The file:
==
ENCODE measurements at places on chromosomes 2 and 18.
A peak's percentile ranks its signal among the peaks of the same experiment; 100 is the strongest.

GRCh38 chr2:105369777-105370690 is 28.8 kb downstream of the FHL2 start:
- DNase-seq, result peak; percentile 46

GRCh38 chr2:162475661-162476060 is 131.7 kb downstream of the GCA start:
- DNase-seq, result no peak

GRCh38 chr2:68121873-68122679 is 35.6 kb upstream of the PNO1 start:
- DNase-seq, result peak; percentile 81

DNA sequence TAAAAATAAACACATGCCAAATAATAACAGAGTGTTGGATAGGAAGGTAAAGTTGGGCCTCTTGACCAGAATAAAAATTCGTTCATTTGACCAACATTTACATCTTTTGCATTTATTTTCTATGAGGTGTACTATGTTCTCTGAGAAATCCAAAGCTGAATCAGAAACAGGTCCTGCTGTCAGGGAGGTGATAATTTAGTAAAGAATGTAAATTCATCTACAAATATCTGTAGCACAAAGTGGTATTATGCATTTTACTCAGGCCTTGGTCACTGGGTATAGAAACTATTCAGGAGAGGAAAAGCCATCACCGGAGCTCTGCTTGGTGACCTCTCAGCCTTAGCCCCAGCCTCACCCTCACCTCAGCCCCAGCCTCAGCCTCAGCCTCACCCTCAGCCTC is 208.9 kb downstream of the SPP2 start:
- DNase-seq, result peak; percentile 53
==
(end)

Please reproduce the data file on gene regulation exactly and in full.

ENCODE measurements at places on chromosomes 2 and 18.
A peak's percentile ranks its signal among the peaks of the same experiment; 100 is the strongest.

GRCh38 chr2:105369777-105370690 is 28.8 kb downstream of the FHL2 start:
- DNase-seq, result peak; percentile 46

GRCh38 chr2:162475661-162476060 is 131.7 kb downstream of the GCA start:
- DNase-seq, result no peak

GRCh38 chr2:68121873-68122679 is 35.6 kb upstream of the PNO1 start:
- DNase-seq, result peak; percentile 81

DNA sequence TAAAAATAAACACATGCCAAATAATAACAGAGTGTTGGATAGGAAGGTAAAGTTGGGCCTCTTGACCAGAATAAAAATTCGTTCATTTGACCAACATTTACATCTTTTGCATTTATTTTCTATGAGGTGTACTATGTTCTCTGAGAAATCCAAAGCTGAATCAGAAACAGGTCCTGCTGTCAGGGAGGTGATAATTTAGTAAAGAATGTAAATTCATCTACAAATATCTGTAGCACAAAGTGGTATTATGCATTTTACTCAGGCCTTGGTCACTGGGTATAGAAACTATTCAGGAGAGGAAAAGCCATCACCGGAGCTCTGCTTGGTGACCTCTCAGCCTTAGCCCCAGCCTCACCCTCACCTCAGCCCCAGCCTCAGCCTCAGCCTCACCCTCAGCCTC is 208.9 kb downstream of the SPP2 start:
- DNase-seq, result peak; percentile 53